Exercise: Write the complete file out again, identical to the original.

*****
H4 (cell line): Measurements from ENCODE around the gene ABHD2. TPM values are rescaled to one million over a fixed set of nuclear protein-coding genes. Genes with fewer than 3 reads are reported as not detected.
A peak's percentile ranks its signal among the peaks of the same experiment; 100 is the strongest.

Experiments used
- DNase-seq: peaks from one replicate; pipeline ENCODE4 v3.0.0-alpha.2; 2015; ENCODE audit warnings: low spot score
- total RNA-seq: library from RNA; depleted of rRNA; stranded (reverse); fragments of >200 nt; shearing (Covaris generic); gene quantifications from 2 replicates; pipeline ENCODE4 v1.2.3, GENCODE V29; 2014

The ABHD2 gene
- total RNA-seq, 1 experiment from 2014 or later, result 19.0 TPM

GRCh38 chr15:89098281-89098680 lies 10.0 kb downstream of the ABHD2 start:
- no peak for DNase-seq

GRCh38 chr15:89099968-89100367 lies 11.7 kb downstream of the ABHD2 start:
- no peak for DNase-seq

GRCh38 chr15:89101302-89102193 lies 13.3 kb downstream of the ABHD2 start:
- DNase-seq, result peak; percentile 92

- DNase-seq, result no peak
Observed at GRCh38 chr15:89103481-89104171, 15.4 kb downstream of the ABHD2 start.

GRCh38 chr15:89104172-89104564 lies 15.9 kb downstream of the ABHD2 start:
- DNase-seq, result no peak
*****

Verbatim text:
H4 (cell line): Measurements from ENCODE around the gene ABHD2. TPM values are rescaled to one million over a fixed set of nuclear protein-coding genes. Genes with fewer than 3 reads are reported as not detected.
A peak's percentile ranks its signal among the peaks of the same experiment; 100 is the strongest.

Experiments used
- DNase-seq: peaks from one replicate; pipeline ENCODE4 v3.0.0-alpha.2; 2015; ENCODE audit warnings: low spot score
- total RNA-seq: library from RNA; depleted of rRNA; stranded (reverse); fragments of >200 nt; shearing (Covaris generic); gene quantifications from 2 replicates; pipeline ENCODE4 v1.2.3, GENCODE V29; 2014

The ABHD2 gene
- total RNA-seq, 1 experiment from 2014 or later, result 19.0 TPM

GRCh38 chr15:89098281-89098680 lies 10.0 kb downstream of the ABHD2 start:
- no peak for DNase-seq

GRCh38 chr15:89099968-89100367 lies 11.7 kb downstream of the ABHD2 start:
- no peak for DNase-seq

GRCh38 chr15:89101302-89102193 lies 13.3 kb downstream of the ABHD2 start:
- DNase-seq, result peak; percentile 92

- DNase-seq, result no peak
Observed at GRCh38 chr15:89103481-89104171, 15.4 kb downstream of the ABHD2 start.

GRCh38 chr15:89104172-89104564 lies 15.9 kb downstream of the ABHD2 start:
- DNase-seq, result no peak